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Strong Supernova Observation Tips at New Type of Stellar Explosion

The upper left panel shows a color composite image of the galaxy that holds SN 2018oh. This picture was taken…

The upper left panel shows a color composite image of the galaxy that holds SN 2018oh. This picture was taken with the Pan-STARRS1 telescope. The top middle panel is the same galaxy without supernova release. The top right panel shows a similar image taken with NASA’s Kepler Space Telescope. The bottom panels show corresponding images from the ASAS-SN survey and Kepler in the supernova.

A strange supernova

Astronomers studying a violent stellar explosion have witnessed a unique supernova phenomenon which is as nothing they have seen before.

Researchers discovered the supernova, known as ASASSN-1

8bt (or SN 2018oh), this February. And during the early stages of the star explosion, researchers saw an unusual beam of light. New analysis of this unique supernova can help researchers gain insight into the still unclear process of how the stars die and explode.

SN 2018oh is a type 1A supernova, a thought created from a white dwarf, a star of a star after it has used all its fuel. Type Ia supernova occurs when materials from a neighboring star are added to the white dwarf, but exactly how this mechanism works is still a mystery to astronomers.

These types of supernuts are important because they create many of the common elements in the cosmos and also because astronomers use them to measure cosmic distances.

SN 2018oh was discovered with a variety of telescopes gathered at Ohio State University, where astronomers scan the sky for cosmic explosions as part of the All-Sky Automated Survey for Supernovae (ASAS SN). NASA’s Kepler space telescope simultaneously observed the supernova to gather supporting data.

Studying an explosion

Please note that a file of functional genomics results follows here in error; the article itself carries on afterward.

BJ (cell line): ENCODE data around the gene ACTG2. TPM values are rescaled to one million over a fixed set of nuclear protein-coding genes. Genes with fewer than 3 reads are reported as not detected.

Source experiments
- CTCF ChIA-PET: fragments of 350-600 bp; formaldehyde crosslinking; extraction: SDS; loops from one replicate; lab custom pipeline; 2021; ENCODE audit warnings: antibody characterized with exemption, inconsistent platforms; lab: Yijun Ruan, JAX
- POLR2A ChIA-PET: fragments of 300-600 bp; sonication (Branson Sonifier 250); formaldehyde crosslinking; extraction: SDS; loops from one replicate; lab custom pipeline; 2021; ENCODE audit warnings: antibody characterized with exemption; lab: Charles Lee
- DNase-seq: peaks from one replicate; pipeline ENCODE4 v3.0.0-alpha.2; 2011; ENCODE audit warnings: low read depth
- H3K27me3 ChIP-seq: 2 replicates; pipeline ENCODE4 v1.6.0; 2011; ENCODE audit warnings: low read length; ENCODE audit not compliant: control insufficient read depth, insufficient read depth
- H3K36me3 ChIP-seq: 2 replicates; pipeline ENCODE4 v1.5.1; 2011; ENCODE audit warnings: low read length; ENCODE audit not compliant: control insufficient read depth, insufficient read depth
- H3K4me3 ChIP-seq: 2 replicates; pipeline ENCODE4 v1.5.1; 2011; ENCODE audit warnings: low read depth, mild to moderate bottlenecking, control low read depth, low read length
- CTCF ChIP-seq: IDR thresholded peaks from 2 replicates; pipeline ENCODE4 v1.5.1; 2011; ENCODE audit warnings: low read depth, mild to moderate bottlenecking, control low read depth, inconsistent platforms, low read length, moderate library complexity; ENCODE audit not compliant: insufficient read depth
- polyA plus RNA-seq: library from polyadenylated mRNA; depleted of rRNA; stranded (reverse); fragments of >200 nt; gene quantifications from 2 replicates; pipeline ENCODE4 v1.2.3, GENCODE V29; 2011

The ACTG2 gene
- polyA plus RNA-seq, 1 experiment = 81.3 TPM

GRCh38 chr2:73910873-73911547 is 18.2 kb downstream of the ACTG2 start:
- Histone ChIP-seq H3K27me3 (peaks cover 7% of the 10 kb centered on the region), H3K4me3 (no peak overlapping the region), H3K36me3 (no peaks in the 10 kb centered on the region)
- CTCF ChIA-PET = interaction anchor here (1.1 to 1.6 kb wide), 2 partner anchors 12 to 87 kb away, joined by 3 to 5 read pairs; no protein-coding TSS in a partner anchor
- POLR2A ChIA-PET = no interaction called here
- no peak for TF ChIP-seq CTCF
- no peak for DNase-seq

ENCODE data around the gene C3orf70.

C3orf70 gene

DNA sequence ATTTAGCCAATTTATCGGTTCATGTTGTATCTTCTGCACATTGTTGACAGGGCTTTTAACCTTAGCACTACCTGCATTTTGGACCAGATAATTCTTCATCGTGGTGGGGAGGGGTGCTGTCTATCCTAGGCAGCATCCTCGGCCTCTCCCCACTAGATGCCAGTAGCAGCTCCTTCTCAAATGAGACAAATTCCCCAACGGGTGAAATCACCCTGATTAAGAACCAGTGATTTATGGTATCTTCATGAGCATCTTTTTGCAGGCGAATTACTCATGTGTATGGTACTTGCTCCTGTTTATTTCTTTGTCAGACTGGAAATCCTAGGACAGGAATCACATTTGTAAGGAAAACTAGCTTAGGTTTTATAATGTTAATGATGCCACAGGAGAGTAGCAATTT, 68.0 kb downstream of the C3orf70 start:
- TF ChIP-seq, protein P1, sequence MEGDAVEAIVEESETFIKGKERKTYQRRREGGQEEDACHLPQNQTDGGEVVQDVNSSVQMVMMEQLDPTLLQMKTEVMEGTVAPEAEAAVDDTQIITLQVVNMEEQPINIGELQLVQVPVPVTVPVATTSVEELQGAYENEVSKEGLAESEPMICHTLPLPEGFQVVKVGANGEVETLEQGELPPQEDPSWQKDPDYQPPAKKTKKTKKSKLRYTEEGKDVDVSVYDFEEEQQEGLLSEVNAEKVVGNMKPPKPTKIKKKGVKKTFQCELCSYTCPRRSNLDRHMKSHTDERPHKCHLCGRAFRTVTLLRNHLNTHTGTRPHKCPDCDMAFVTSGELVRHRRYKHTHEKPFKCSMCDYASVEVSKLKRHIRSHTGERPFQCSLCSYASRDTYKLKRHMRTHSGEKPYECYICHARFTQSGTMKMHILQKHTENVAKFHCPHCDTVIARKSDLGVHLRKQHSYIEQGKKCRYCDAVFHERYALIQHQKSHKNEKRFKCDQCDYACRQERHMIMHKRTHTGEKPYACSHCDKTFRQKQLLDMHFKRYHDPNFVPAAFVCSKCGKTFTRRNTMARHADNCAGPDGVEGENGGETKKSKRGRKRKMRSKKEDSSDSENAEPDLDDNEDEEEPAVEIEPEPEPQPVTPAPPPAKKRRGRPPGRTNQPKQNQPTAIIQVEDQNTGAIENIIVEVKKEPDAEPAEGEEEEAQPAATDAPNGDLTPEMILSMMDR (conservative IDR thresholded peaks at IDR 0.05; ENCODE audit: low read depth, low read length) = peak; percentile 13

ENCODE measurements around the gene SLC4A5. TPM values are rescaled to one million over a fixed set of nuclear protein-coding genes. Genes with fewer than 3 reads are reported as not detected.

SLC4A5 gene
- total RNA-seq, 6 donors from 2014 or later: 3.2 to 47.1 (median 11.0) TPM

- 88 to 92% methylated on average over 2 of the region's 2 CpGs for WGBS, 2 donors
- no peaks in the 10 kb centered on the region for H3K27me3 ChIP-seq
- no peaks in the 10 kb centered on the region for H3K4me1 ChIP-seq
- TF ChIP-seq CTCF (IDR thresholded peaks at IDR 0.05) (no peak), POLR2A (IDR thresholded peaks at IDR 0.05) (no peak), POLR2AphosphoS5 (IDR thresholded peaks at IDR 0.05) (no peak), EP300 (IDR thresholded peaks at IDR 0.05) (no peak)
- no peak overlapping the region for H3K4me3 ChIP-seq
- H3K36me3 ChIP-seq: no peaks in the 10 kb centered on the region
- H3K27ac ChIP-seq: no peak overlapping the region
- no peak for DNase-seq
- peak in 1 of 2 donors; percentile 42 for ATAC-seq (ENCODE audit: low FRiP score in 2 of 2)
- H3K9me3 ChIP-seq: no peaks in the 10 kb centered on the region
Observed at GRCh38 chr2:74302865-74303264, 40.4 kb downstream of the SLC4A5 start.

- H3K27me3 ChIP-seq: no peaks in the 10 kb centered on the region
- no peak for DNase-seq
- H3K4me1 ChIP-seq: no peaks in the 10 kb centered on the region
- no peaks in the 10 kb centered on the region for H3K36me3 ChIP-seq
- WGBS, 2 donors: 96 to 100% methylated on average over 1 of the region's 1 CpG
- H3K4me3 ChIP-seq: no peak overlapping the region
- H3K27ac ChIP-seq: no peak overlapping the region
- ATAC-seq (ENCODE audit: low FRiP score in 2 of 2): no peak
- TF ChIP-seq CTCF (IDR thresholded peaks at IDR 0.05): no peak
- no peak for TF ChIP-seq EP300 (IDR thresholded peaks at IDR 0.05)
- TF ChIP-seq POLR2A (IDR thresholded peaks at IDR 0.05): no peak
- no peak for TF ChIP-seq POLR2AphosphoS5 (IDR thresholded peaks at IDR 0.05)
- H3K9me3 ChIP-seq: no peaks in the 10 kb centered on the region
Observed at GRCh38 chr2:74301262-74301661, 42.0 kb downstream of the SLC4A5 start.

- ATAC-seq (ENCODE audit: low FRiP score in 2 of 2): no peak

Supernovae usually emit light in a gradually increasing amount, so seeing a sudden light beam was extremely unexpected.

This release could have been created by the collision between the exploding white dwarf and its companion star, previous research has suggested.

However, SN 2018oh’s follow-up data do not match predictions of how this looks like, the Carnegie astronomer Tom Holoien, a member of the team who discovered and now studying the supernova, said in a co-statement. “Other possibilities, such as an unusual distribution of radioactive material in the exploded star, are a better explanation of what we saw. More observations of ASASSN-18bt and earlier discoveries like this will hopefully help us differentiate between different models and better understand the origins of these explosions, “Holoien raised.

So potentially, this emission could have been created by radioactive material distributed unexpectedly in the exploded star. However, as Holoien explained, more observation and analysis is required before a formal conclusion can be reached about this supernova.

These findings support recent work from the Carnegie Supernova project, suggesting that there may be two different types of Ia supernova variations, some showing this type of early release and some that do not.

“Nature always finds new ways to surprise us and unique observations that are good for motivating creative new approaches to how we think of these explosions,” Carnegie Anthony Piro, who analyzed the strange emissions, said in the statement.

These results are published in three dissertations in The Astrophysical Journal and The Astrophysical Journal Letters can find them here, here and here.)

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